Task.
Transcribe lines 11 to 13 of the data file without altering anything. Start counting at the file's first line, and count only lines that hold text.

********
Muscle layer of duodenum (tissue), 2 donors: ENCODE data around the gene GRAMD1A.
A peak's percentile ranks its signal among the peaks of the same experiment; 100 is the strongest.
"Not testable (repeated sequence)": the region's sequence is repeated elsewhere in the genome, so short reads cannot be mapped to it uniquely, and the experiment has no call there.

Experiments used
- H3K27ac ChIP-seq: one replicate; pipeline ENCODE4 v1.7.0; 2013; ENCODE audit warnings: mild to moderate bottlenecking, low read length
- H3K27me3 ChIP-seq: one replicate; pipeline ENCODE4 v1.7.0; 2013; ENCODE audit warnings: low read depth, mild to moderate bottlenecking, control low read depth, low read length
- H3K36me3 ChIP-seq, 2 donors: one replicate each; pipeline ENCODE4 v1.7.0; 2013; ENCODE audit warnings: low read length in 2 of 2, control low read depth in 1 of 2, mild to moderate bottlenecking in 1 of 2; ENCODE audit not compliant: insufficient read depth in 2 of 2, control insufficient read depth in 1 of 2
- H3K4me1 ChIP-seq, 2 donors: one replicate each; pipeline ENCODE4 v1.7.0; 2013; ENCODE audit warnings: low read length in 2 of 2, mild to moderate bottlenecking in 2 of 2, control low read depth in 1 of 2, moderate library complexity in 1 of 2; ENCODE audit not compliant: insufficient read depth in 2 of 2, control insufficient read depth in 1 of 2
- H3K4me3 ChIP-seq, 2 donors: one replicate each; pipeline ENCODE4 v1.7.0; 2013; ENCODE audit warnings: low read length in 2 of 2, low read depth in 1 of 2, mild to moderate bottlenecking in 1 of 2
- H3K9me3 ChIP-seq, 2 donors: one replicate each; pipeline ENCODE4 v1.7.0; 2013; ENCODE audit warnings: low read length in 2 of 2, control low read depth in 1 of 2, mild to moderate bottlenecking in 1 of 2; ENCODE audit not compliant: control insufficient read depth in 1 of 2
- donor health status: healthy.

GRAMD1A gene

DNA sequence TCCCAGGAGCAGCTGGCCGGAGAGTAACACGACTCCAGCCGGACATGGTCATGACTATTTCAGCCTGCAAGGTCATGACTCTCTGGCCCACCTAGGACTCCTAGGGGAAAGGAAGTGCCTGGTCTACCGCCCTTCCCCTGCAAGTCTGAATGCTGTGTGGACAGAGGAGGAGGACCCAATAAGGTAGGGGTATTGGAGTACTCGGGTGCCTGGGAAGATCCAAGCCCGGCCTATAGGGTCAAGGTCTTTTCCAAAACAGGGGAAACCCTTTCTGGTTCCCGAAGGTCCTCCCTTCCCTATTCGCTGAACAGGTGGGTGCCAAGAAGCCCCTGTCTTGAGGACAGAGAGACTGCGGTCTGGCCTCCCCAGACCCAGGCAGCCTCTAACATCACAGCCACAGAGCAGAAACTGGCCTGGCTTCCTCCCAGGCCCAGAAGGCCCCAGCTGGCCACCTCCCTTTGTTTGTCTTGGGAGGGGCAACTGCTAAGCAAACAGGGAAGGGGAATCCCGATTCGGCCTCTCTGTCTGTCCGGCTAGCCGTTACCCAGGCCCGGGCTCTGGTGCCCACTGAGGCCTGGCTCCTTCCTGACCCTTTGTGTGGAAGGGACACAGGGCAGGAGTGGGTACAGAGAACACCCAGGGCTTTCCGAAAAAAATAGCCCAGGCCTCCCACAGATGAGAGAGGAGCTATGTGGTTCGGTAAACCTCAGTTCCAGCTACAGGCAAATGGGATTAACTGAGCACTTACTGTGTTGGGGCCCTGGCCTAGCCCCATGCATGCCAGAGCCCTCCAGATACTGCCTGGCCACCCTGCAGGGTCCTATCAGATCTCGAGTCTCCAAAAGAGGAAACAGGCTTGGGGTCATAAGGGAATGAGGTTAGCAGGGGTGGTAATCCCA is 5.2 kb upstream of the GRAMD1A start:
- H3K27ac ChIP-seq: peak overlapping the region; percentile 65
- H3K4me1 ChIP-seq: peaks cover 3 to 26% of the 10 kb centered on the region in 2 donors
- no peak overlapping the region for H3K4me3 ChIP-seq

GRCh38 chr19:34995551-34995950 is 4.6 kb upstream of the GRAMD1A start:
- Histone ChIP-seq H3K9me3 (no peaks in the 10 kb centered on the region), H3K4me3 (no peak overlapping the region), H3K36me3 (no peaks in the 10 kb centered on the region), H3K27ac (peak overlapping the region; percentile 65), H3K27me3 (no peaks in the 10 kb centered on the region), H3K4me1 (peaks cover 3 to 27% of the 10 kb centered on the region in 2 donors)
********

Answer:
- donor health status: healthy.

GRAMD1A gene

DNA sequence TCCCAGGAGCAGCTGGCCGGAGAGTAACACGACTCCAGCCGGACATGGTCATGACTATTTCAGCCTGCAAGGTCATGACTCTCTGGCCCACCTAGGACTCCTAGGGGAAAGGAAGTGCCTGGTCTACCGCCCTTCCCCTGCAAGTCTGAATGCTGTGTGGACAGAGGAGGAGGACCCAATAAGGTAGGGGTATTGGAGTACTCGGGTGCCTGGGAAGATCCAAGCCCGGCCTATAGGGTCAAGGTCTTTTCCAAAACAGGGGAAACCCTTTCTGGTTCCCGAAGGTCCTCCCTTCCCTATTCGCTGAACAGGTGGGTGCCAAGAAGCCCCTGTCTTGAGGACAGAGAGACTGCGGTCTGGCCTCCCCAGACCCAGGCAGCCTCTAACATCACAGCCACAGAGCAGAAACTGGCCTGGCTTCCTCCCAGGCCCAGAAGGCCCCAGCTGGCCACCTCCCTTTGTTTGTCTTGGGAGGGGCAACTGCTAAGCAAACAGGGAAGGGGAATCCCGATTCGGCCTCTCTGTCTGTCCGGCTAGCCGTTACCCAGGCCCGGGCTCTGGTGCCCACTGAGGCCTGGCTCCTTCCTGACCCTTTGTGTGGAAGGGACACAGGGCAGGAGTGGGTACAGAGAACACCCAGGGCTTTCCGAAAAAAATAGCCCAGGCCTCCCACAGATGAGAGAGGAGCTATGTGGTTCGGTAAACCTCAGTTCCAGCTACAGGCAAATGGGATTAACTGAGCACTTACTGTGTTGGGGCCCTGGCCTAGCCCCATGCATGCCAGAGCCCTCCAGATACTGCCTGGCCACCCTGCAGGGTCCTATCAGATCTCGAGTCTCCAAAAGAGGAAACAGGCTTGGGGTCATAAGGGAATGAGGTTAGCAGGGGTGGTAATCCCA is 5.2 kb upstream of the GRAMD1A start: